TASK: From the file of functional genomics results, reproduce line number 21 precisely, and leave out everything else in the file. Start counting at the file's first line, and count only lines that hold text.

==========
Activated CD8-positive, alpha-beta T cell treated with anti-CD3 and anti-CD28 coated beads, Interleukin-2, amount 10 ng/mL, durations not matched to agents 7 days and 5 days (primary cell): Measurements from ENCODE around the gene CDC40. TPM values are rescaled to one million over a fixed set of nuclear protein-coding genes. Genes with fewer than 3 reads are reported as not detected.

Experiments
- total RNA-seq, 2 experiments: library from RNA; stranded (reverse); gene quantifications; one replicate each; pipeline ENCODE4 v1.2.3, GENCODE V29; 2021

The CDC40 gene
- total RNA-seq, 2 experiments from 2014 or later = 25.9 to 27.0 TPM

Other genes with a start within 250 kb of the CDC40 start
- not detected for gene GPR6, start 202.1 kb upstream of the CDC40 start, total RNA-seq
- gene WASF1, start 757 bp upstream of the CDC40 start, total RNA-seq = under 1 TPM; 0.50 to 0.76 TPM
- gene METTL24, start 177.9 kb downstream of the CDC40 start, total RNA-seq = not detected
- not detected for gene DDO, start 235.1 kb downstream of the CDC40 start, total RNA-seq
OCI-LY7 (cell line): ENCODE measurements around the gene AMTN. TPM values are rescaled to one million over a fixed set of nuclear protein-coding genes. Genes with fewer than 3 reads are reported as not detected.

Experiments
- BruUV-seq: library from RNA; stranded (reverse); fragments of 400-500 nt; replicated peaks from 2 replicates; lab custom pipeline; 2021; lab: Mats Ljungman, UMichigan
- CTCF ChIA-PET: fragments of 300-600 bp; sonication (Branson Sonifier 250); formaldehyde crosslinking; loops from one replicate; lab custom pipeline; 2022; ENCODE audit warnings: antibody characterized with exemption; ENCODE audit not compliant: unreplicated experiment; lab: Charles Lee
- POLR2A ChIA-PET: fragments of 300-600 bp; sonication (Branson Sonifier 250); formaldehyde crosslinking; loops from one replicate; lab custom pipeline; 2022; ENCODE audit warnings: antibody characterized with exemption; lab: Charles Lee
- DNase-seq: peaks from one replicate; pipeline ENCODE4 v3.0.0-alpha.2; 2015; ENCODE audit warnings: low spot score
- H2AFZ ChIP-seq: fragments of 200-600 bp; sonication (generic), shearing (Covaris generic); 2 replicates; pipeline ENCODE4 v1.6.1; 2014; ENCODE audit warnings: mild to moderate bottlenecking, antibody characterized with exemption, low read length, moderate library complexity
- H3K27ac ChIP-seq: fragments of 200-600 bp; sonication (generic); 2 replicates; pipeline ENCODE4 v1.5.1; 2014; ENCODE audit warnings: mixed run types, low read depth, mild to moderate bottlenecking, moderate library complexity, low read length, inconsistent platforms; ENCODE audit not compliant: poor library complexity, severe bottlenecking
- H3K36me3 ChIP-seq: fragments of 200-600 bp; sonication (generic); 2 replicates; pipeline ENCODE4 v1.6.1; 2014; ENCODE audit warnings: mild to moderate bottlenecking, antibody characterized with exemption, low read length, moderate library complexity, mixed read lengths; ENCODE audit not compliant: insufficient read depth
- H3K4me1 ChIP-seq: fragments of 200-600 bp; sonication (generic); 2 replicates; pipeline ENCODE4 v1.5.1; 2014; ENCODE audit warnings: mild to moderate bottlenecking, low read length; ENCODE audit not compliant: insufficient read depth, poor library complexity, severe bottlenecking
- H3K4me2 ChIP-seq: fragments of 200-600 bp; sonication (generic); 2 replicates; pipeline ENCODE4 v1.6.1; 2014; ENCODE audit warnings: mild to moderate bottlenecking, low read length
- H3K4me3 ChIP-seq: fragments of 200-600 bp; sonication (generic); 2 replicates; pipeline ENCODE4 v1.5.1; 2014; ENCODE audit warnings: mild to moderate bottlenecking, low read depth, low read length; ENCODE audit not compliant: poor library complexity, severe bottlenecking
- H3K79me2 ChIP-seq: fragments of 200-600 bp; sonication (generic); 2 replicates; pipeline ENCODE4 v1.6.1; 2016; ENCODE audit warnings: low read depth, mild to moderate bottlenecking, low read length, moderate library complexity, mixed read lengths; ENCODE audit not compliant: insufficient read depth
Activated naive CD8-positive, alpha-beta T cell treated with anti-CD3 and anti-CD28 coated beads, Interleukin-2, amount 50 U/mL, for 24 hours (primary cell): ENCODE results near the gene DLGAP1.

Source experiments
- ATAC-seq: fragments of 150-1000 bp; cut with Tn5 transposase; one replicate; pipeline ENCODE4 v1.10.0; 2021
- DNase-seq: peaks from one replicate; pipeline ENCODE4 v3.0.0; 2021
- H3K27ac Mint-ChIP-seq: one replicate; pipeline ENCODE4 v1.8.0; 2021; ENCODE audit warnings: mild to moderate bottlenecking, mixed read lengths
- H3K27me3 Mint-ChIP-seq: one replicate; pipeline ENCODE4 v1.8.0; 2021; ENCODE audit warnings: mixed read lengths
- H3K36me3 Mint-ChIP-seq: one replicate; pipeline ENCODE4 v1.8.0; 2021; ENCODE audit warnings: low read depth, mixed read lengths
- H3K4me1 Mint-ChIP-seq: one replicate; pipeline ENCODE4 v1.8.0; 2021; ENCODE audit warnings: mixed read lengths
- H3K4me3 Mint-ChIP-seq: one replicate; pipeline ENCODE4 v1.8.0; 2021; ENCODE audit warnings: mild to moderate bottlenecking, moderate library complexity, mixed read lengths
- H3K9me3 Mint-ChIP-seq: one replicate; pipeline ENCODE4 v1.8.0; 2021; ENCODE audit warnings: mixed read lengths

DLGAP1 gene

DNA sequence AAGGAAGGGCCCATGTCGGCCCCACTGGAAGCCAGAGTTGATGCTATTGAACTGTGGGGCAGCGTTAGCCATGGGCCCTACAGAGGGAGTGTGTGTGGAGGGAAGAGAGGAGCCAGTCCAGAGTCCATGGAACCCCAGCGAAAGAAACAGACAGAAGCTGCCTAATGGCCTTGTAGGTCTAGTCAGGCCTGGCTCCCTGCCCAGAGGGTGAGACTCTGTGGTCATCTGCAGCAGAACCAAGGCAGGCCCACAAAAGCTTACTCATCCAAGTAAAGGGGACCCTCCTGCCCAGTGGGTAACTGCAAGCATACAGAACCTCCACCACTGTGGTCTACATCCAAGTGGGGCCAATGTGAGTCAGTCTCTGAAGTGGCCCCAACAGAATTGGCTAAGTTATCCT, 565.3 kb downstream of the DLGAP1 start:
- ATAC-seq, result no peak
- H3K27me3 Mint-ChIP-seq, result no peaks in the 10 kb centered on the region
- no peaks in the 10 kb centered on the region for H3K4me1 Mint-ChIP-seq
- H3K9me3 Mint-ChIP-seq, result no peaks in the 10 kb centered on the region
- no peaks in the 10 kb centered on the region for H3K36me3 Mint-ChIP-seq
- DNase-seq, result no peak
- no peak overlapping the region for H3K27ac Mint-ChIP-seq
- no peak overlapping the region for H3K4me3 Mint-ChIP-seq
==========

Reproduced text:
- H3K4me2 ChIP-seq: fragments of 200-600 bp; sonication (generic); 2 replicates; pipeline ENCODE4 v1.6.1; 2014; ENCODE audit warnings: mild to moderate bottlenecking, low read length